Boneland by Alan Garner: Giving the reader more than they expected

boneland

Last year my wife took the enormous lead weighted hints I was dropping and bought me Alan Garner’s ‘Boneland’ as a Christmas present. This was a long time after publication for a committed Garner fan to wait, but I wanted to relive the childhood experience of getting a book by one of my favourite authors for Christmas and having the time to read it in one or two sittings without the hundred and one other things that adulthood, parenthood and general ‘real life’ throw at us. I had after all waited nearly 50 years for the sequel, another couple of months wouldn’t harm me.

Whilst the optimistic glow of Christmas past was a little too rosy in terms of time available, I did manage to carve out enough time to read Boneland relatively uninterrupted. And that proved a different experience than I had imagined. Not because it didn’t transport me back to 1962 when I read Garner’s first book, The Weirdstone of Brisingamen. It did. But in a way I hadn’t expected.

I should explain that Boneland was described as the concluding book in a trilogy of stories. The Weirdstone of Brisingamen and The Moon of Gomrath were classified by publisher, bookseller and librarian alike as children’s or young adults’ books. On the surface they describe the adventures of two children sent to stay in rural Cheshire, on a farm where they encounter wizards, warlocks, witches, elves, dwarves…you get the picture. There was obviously more in them if you cared to look, but the form was there. As Garner moved on through Elidor, The Owl Service and Red Shift, his protagonists (not Colin and Susan of the first two books) also grew, moving through puberty and adolescence against a background that mixed largely Celtic mythology and folk tales with an increasing sense of integrating a collective unconscious of landscape with recurring themes in history through to the present and beyond. His later works became more adult, more intricate and if the magic became less wizardly (a lot less in fact), it remained ever present.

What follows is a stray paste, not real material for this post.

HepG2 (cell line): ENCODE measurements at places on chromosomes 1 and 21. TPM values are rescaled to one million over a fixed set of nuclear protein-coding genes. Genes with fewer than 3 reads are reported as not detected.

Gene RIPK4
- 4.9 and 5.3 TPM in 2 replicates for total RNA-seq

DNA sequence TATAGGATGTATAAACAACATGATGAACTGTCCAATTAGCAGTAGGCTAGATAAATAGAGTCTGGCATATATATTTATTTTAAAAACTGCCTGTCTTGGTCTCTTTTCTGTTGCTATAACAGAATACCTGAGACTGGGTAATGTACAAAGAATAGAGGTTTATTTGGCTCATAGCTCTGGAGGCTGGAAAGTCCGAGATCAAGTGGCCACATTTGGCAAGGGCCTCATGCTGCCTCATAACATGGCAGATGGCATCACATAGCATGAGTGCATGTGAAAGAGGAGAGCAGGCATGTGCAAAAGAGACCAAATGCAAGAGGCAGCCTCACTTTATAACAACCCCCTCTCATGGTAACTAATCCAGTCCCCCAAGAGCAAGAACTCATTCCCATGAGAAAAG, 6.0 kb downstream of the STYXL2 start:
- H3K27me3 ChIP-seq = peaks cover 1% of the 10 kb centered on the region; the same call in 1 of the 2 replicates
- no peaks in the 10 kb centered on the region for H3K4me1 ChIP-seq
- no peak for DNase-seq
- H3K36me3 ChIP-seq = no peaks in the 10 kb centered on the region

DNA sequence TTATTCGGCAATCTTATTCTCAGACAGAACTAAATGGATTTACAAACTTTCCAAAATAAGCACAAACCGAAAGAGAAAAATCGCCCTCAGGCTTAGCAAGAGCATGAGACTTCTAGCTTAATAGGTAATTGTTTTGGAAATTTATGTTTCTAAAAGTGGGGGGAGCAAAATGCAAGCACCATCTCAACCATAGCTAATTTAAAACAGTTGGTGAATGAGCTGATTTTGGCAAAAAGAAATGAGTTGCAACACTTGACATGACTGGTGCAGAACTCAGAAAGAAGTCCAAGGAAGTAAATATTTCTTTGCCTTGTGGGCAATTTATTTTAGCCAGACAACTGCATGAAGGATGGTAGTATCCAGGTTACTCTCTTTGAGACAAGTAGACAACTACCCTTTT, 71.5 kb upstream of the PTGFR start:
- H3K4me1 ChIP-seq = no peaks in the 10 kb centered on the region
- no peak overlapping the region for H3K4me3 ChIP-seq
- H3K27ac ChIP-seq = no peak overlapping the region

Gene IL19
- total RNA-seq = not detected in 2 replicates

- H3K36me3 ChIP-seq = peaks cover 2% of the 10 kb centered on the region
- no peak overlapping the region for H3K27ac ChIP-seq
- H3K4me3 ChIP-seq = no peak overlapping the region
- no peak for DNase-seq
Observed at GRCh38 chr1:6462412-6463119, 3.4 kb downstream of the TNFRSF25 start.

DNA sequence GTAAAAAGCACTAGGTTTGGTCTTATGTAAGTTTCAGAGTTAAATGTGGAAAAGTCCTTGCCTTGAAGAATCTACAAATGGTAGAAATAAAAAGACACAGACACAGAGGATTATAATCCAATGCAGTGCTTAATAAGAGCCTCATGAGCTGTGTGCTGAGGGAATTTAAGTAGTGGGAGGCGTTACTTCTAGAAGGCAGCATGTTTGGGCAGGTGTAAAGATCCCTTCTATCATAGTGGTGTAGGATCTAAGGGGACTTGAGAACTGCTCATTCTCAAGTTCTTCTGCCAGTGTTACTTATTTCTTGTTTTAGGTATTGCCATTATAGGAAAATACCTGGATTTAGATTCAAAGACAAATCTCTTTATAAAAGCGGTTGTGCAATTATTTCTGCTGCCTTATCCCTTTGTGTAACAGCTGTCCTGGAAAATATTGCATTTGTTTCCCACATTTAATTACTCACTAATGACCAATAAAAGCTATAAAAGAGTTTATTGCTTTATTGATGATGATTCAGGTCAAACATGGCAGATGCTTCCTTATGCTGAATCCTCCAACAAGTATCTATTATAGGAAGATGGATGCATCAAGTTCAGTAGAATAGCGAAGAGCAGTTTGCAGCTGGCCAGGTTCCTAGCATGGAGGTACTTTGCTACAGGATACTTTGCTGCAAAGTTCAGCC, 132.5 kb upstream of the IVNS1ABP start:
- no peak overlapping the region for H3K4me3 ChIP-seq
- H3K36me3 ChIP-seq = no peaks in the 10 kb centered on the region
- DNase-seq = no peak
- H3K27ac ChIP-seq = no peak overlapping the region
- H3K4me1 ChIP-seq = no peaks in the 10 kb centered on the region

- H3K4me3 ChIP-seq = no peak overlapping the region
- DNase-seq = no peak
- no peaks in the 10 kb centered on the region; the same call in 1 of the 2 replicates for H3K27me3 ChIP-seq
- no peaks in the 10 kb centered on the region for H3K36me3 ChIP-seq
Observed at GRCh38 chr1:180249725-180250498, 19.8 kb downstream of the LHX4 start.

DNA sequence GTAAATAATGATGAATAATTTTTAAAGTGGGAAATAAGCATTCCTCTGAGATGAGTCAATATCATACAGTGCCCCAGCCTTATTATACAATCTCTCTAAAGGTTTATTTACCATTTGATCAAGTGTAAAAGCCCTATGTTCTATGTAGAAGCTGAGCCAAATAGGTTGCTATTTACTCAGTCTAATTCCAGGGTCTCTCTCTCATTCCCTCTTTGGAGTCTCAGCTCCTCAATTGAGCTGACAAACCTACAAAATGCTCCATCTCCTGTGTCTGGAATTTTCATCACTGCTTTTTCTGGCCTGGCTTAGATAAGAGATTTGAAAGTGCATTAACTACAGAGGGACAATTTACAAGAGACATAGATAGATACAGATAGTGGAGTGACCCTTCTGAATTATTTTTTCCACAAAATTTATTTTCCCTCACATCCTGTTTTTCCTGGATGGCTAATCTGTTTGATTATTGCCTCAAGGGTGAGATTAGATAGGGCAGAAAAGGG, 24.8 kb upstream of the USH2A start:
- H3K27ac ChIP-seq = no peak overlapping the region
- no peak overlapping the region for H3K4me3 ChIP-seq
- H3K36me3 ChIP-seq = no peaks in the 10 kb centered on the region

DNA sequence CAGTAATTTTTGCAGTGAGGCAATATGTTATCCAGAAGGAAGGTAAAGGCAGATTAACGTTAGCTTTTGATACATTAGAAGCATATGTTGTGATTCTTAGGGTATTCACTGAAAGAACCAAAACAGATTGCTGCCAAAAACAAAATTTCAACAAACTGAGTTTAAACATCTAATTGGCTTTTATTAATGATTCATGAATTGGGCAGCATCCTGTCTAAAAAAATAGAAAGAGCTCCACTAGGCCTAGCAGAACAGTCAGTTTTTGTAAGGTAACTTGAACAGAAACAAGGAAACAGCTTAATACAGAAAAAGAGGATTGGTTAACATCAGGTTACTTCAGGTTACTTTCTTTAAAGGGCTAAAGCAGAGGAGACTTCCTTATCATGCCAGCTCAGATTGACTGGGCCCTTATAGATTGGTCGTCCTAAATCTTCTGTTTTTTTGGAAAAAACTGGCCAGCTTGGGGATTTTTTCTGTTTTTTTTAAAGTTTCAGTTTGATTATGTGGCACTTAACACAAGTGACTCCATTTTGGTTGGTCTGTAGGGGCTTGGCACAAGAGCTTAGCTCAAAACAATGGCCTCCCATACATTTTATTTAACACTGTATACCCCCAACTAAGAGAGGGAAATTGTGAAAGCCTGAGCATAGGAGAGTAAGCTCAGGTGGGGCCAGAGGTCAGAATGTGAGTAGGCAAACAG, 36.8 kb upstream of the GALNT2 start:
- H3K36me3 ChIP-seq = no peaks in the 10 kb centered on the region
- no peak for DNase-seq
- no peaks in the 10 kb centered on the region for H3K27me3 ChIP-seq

I grew older as Garner grew as an author and so I was not expecting Boneland to be a simple continuation of Gomrath. And it wasn’t. And yet it was.

For those who have misread Garner as Tolkienesque, Boneland was devastating, and many fans of the Weirdstone and Gomrath were desperately confused and disappointed. There are no obvious wizards, witches, svarts, elves or other fantasy characters who introduced us in the first two books to the idea that there were associations of landscape and place beyond the ordinary. What Boneland does is deconstruct the concepts behind the first two novels and leave the workings underneath open and there for any who care to see. You have to have read and remembered Weirdstone and Gomrath to make sense of Boneland. This goes beyond the usual remembering of character names because apart from the main protagonist, Colin, there aren’t any named returnees. But you have to be able to identify places, archetypes and events that may have seemed almost peripheral in the warp and weft of a children’s book. Reading the notes about where Garner got his ideas for the first two books (a much more integrated view of British folk history than Tolkien’s fantasy romp), and following the arc of his work since, gives you an easier entry to the underlying concepts of Boneland than if you had simply read the two original books.

For those who were hoping for a third book of wizards I would ask them to give it another read, abandon your initial expectations and stop looking for the straightforward narrative of a light fantasy. Experience the book for what it is and feel the underlying power that the book throbs with. On a straight reading of the treatment and understanding of a successful middle aged man with autistic spectrum disorder it is fascinating and moving. As a set of keys to explaining what happened after Gomrath ends it is engaging and moderately demanding. As an exploration of the relationships of time, an almost Jungian sense of connection with place and the creation of humanity’s understanding of the universe and its place within it, it is superb.

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